There you have it. Five of my favorite ways to preserve large tomatoes. What’s your favorite method?

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Homemade Tomato Paste

12 quart pints of tomato paste

Three weeks ago, I bought my annual batch of tomatoes to preserve. 100 pounds worth. I canned them whole, I canned them crushed, I slow roasted and froze them and I made 17 pints of corn and tomato salsa (keep your eyes peeled for a comprehensive tomato preservation post coming soon). And still, there were tomatoes.

9 quarts of chopped tomatoes

So I tackled a project that had always intrigued me. I made tomato paste. I chopped, simmered, milled, simmered, pureed, reduced and canned 12 quarter pint jars of tomato paste.

cooking down tomatoes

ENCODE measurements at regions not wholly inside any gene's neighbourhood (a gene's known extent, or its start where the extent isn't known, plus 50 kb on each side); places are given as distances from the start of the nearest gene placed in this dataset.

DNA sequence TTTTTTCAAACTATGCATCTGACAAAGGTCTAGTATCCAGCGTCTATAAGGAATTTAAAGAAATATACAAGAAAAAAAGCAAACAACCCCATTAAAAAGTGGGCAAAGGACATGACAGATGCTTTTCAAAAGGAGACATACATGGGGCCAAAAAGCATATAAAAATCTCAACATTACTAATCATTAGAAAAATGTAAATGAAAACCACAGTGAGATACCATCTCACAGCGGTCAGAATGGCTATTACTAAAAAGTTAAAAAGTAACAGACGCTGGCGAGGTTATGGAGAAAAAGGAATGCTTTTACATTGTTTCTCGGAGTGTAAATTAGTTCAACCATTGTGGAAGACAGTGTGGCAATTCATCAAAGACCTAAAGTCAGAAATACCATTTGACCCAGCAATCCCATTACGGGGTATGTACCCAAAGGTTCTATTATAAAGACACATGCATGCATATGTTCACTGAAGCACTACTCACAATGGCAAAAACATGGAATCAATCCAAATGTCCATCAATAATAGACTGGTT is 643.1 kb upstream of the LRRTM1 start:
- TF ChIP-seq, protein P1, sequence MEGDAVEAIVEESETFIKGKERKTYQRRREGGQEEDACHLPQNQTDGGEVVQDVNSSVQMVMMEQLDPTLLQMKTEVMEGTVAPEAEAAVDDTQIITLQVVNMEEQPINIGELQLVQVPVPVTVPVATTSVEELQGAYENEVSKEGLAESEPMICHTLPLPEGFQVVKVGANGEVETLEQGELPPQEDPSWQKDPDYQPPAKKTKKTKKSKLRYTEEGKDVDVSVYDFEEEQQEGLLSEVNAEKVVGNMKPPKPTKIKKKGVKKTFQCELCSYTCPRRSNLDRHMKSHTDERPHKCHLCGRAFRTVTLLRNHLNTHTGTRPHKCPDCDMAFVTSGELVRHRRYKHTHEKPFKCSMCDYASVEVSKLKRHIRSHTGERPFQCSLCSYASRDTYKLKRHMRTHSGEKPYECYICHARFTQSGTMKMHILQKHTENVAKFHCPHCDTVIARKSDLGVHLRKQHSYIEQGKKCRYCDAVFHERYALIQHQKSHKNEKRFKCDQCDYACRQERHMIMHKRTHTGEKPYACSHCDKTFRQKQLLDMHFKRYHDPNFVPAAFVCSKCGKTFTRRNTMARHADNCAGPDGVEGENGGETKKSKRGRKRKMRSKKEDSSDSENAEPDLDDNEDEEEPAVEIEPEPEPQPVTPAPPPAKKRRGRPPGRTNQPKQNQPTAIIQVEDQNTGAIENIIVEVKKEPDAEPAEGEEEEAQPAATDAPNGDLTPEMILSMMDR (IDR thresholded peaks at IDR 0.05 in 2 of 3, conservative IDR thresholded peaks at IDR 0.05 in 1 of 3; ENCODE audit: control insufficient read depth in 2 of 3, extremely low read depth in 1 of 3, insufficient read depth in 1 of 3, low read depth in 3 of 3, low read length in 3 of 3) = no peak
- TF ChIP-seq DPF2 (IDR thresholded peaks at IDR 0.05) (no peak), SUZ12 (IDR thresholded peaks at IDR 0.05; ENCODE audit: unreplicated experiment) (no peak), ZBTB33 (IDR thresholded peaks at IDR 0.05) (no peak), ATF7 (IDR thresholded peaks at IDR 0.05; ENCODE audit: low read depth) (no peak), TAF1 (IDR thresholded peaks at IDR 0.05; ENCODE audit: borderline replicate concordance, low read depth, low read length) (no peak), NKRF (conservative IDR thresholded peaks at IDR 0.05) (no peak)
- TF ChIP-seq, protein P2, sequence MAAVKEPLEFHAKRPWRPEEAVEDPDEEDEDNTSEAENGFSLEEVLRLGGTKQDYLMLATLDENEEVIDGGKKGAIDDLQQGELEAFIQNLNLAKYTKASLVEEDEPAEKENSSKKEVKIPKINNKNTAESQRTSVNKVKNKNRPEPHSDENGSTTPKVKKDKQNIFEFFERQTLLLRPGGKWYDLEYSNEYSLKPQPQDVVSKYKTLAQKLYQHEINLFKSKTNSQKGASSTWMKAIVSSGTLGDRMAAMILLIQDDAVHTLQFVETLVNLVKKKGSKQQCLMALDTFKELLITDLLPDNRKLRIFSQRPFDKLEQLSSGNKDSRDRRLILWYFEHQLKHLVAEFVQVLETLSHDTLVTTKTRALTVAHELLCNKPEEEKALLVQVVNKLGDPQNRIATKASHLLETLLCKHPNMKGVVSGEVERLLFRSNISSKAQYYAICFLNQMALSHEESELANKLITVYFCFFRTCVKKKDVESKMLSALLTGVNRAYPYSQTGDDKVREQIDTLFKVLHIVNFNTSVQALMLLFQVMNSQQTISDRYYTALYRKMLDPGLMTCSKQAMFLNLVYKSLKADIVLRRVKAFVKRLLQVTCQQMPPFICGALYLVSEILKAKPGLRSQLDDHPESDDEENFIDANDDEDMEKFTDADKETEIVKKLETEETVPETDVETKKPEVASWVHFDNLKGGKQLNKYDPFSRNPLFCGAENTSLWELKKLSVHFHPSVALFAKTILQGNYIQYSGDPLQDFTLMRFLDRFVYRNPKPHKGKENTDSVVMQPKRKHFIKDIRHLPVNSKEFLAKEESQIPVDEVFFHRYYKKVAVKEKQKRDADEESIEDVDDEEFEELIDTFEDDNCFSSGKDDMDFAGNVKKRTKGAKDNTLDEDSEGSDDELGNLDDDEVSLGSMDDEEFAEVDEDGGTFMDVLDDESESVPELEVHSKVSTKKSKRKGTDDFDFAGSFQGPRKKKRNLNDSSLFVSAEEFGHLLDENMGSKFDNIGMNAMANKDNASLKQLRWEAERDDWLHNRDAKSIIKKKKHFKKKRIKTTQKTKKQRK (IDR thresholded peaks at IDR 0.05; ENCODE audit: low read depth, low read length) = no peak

I followed the recipe on the National Center for Home Food Preservation website nearly to the letter. The only omission I made was to skip the garlic clove. I’ve been so conditioned to avoid adding low acid foods to tomatoes that it just didn’t seem right, particularly since this recipe is not acidified (from what I understand, when you cook down the tomatoes to this extreme, you concentrate the existing acid to such a degree that it’s not necessary to add any more).

more food milling

I started with approximately 16 pounds of chopped tomatoes at 3 pm on a Saturday afternoon. After an hour of simmering with three cubed red peppers, a bay leaf and a generous pinch of salt, I ran them through my food mill (a brand new purchase, made by Kutchenprofi. The little legs snapped off the minute I started to use it, making it necessary to hold the mill in the air while pressing the tomatoes through. It was frustrating).

overwhelmed stove